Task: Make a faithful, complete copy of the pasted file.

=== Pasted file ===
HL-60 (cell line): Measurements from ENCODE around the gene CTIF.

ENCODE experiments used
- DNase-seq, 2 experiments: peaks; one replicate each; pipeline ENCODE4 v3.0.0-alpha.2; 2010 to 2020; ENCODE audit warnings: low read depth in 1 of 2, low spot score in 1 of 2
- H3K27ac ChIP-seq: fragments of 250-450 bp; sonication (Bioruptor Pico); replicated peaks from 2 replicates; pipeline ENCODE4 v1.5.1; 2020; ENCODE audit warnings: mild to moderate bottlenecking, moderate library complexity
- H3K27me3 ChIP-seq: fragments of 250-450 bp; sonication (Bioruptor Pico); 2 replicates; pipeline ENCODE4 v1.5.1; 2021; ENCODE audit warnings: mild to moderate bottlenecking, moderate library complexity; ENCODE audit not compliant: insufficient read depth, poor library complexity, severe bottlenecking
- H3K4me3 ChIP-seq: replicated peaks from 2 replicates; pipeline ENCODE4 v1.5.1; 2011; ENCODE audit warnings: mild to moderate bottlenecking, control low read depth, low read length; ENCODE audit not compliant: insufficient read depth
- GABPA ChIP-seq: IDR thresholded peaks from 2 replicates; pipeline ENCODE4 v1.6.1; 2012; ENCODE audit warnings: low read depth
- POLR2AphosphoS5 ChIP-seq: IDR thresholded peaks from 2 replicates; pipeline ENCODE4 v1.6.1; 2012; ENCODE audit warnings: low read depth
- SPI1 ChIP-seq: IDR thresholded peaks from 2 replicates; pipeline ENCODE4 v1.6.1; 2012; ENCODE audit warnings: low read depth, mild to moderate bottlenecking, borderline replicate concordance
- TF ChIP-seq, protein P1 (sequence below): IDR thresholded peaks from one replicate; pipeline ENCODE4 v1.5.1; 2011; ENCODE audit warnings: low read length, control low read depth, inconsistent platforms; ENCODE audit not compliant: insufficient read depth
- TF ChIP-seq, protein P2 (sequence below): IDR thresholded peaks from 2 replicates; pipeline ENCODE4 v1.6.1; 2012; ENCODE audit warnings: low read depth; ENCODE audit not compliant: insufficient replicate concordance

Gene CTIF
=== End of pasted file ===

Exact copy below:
HL-60 (cell line): Measurements from ENCODE around the gene CTIF.

ENCODE experiments used
- DNase-seq, 2 experiments: peaks; one replicate each; pipeline ENCODE4 v3.0.0-alpha.2; 2010 to 2020; ENCODE audit warnings: low read depth in 1 of 2, low spot score in 1 of 2
- H3K27ac ChIP-seq: fragments of 250-450 bp; sonication (Bioruptor Pico); replicated peaks from 2 replicates; pipeline ENCODE4 v1.5.1; 2020; ENCODE audit warnings: mild to moderate bottlenecking, moderate library complexity
- H3K27me3 ChIP-seq: fragments of 250-450 bp; sonication (Bioruptor Pico); 2 replicates; pipeline ENCODE4 v1.5.1; 2021; ENCODE audit warnings: mild to moderate bottlenecking, moderate library complexity; ENCODE audit not compliant: insufficient read depth, poor library complexity, severe bottlenecking
- H3K4me3 ChIP-seq: replicated peaks from 2 replicates; pipeline ENCODE4 v1.5.1; 2011; ENCODE audit warnings: mild to moderate bottlenecking, control low read depth, low read length; ENCODE audit not compliant: insufficient read depth
- GABPA ChIP-seq: IDR thresholded peaks from 2 replicates; pipeline ENCODE4 v1.6.1; 2012; ENCODE audit warnings: low read depth
- POLR2AphosphoS5 ChIP-seq: IDR thresholded peaks from 2 replicates; pipeline ENCODE4 v1.6.1; 2012; ENCODE audit warnings: low read depth
- SPI1 ChIP-seq: IDR thresholded peaks from 2 replicates; pipeline ENCODE4 v1.6.1; 2012; ENCODE audit warnings: low read depth, mild to moderate bottlenecking, borderline replicate concordance
- TF ChIP-seq, protein P1 (sequence below): IDR thresholded peaks from one replicate; pipeline ENCODE4 v1.5.1; 2011; ENCODE audit warnings: low read length, control low read depth, inconsistent platforms; ENCODE audit not compliant: insufficient read depth
- TF ChIP-seq, protein P2 (sequence below): IDR thresholded peaks from 2 replicates; pipeline ENCODE4 v1.6.1; 2012; ENCODE audit warnings: low read depth; ENCODE audit not compliant: insufficient replicate concordance

Gene CTIF